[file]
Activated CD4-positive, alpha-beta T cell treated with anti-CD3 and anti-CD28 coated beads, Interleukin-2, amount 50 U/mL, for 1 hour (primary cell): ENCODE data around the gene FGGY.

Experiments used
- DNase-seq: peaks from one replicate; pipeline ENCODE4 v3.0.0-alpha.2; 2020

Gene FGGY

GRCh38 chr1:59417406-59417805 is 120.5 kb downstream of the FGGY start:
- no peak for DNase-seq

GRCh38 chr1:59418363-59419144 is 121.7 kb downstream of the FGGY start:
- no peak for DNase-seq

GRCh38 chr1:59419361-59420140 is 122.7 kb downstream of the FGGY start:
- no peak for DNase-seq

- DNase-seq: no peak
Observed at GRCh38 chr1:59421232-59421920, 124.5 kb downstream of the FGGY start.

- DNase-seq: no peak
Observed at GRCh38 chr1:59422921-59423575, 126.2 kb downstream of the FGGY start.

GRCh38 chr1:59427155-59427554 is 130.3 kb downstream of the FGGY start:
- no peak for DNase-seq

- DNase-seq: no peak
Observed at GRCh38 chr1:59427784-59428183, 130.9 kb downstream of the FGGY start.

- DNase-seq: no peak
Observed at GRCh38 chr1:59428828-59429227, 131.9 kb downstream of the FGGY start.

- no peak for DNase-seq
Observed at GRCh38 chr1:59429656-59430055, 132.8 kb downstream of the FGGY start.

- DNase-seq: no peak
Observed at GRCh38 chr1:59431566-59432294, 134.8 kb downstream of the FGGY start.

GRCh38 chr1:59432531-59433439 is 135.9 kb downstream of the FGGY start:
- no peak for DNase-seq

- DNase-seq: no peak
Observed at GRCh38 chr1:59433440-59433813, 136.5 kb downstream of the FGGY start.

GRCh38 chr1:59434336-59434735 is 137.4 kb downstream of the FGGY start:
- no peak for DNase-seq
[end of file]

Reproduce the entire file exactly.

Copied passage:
Activated CD4-positive, alpha-beta T cell treated with anti-CD3 and anti-CD28 coated beads, Interleukin-2, amount 50 U/mL, for 1 hour (primary cell): ENCODE data around the gene FGGY.

Experiments used
- DNase-seq: peaks from one replicate; pipeline ENCODE4 v3.0.0-alpha.2; 2020

Gene FGGY

GRCh38 chr1:59417406-59417805 is 120.5 kb downstream of the FGGY start:
- no peak for DNase-seq

GRCh38 chr1:59418363-59419144 is 121.7 kb downstream of the FGGY start:
- no peak for DNase-seq

GRCh38 chr1:59419361-59420140 is 122.7 kb downstream of the FGGY start:
- no peak for DNase-seq

- DNase-seq: no peak
Observed at GRCh38 chr1:59421232-59421920, 124.5 kb downstream of the FGGY start.

- DNase-seq: no peak
Observed at GRCh38 chr1:59422921-59423575, 126.2 kb downstream of the FGGY start.

GRCh38 chr1:59427155-59427554 is 130.3 kb downstream of the FGGY start:
- no peak for DNase-seq

- DNase-seq: no peak
Observed at GRCh38 chr1:59427784-59428183, 130.9 kb downstream of the FGGY start.

- DNase-seq: no peak
Observed at GRCh38 chr1:59428828-59429227, 131.9 kb downstream of the FGGY start.

- no peak for DNase-seq
Observed at GRCh38 chr1:59429656-59430055, 132.8 kb downstream of the FGGY start.

- DNase-seq: no peak
Observed at GRCh38 chr1:59431566-59432294, 134.8 kb downstream of the FGGY start.

GRCh38 chr1:59432531-59433439 is 135.9 kb downstream of the FGGY start:
- no peak for DNase-seq

- DNase-seq: no peak
Observed at GRCh38 chr1:59433440-59433813, 136.5 kb downstream of the FGGY start.

GRCh38 chr1:59434336-59434735 is 137.4 kb downstream of the FGGY start:
- no peak for DNase-seq